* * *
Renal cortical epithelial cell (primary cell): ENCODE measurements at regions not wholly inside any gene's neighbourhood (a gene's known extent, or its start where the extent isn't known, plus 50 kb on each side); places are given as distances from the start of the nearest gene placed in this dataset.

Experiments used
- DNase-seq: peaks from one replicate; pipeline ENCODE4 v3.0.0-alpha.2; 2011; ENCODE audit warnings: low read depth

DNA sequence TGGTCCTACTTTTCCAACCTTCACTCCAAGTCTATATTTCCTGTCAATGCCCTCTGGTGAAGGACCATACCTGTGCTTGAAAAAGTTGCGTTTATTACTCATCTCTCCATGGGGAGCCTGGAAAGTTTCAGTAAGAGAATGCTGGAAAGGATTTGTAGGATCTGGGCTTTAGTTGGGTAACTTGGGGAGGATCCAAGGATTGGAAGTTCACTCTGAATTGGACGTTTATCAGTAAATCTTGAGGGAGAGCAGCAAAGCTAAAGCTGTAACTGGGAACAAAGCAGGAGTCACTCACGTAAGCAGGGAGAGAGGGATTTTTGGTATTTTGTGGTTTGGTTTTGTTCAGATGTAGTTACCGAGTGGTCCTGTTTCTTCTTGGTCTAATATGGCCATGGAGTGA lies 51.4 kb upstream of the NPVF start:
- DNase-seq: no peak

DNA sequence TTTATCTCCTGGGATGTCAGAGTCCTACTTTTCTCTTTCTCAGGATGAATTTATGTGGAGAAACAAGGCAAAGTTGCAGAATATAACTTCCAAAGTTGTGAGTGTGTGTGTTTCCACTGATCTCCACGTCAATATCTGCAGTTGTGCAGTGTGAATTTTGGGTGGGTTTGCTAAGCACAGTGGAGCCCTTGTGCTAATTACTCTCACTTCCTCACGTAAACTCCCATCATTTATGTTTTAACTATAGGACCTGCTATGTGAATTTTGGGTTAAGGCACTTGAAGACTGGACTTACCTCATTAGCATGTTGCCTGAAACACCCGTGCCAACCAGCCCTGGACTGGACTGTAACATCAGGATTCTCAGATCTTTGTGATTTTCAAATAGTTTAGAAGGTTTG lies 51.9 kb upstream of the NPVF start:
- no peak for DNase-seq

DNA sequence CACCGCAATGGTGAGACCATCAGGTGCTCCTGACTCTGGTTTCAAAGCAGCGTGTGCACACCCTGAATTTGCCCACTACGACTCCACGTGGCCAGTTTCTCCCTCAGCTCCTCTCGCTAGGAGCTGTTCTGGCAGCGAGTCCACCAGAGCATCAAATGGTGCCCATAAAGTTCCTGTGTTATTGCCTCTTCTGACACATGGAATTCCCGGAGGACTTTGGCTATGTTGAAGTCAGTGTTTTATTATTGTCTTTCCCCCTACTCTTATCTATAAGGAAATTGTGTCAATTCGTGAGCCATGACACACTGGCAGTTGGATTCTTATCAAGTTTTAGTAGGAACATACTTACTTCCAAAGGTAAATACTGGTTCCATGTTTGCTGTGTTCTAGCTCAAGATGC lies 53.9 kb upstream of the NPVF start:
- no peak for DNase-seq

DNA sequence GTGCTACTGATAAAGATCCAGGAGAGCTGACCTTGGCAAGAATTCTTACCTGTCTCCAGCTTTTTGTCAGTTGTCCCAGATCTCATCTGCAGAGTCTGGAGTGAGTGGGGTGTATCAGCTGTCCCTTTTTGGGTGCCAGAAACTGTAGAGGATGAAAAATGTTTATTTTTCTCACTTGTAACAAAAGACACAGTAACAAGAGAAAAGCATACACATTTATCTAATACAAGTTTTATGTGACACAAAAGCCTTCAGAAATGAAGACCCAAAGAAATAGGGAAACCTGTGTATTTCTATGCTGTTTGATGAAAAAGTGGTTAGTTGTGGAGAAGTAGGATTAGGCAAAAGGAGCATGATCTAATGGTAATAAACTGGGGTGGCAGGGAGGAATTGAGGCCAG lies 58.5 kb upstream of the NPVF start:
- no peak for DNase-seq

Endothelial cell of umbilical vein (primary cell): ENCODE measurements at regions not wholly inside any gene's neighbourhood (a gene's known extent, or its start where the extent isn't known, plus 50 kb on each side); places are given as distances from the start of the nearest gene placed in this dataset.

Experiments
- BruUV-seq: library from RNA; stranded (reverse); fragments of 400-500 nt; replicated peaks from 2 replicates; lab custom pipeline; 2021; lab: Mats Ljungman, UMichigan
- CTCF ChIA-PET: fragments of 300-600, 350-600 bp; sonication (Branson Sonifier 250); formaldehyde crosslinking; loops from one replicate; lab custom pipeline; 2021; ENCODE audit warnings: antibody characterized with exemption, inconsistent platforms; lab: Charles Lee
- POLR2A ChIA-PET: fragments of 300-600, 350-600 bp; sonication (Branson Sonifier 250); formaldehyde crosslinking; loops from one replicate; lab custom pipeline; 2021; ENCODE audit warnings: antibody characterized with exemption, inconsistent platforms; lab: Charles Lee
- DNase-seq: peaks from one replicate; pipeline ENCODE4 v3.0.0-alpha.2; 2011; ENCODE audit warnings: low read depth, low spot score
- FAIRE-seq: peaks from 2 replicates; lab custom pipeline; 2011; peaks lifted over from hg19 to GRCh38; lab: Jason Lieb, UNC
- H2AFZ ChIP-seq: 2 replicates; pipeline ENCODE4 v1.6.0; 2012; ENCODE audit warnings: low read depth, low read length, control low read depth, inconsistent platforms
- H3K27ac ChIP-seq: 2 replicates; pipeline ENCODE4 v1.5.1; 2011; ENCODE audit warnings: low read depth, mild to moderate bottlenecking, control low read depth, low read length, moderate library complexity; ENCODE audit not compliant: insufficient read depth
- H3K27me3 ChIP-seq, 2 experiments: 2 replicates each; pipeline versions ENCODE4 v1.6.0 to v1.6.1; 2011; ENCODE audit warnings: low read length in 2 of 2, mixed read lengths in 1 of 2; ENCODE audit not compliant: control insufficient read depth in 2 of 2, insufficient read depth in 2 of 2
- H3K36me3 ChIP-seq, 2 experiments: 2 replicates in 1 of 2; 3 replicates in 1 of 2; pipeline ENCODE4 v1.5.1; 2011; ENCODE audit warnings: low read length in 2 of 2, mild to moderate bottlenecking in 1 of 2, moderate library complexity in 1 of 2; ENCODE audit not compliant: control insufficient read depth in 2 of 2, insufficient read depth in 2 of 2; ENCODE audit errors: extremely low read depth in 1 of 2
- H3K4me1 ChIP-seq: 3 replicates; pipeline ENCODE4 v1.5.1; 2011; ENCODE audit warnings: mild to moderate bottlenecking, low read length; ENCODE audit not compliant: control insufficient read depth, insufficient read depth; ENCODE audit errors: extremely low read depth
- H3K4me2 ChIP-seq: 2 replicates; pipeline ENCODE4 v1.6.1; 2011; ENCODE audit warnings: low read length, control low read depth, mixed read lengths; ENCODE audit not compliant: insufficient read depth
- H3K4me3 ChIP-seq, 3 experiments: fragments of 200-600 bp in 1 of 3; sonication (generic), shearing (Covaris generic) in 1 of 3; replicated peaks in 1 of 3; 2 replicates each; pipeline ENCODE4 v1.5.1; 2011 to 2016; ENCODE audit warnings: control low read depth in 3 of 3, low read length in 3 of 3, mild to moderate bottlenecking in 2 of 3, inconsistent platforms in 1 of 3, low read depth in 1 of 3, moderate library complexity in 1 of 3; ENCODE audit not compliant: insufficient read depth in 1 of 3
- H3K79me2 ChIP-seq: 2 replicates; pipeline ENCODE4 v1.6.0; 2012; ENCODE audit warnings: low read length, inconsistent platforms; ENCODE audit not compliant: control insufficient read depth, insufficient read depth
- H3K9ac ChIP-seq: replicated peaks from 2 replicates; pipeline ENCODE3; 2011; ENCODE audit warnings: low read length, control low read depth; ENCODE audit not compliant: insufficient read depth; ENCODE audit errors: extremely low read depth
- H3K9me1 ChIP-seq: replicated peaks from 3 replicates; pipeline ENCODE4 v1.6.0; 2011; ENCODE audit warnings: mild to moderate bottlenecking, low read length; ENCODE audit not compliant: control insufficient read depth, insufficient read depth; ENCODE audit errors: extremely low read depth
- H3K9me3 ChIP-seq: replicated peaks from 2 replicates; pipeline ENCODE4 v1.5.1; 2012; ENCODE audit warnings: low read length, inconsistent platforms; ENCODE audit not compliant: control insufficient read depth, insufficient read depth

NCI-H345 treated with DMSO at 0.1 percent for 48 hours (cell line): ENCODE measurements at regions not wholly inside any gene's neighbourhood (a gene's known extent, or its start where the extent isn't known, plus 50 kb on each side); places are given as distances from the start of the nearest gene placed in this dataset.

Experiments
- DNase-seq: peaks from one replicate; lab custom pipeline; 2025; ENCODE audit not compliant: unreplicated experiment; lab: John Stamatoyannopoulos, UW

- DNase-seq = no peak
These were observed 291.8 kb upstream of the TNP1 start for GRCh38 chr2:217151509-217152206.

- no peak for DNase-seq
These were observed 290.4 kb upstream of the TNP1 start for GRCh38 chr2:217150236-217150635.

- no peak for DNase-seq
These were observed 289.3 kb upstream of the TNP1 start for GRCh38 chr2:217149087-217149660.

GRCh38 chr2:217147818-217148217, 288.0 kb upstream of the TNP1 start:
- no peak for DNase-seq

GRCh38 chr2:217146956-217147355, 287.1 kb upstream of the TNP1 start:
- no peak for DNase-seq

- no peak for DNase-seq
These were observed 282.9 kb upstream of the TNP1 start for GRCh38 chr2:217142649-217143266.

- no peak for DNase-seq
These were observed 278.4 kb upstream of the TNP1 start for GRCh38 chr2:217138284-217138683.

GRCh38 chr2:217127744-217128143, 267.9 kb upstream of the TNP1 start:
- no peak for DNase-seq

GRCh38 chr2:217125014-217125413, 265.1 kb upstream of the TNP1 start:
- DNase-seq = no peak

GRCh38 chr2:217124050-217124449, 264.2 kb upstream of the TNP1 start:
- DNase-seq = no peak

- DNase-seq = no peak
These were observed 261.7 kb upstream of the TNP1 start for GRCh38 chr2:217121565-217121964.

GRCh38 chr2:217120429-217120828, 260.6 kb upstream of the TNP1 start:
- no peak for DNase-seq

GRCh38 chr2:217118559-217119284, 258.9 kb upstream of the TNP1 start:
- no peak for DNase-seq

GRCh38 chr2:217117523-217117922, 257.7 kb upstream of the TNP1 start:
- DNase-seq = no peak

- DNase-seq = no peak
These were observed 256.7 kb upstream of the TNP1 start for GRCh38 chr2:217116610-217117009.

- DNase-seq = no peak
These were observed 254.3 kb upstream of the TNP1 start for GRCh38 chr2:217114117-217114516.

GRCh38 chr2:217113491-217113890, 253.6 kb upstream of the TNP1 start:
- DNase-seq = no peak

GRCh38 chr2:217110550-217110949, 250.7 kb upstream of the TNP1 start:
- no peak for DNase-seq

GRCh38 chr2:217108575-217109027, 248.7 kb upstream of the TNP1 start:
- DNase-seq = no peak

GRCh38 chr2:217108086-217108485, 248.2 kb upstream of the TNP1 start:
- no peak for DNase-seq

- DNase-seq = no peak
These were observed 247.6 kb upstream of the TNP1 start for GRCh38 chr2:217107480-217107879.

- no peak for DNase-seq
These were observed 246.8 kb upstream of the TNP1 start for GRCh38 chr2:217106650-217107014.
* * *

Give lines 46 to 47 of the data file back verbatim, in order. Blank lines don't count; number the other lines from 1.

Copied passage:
These were observed 278.4 kb upstream of the TNP1 start for GRCh38 chr2:217138284-217138683.

GRCh38 chr2:217127744-217128143, 267.9 kb upstream of the TNP1 start: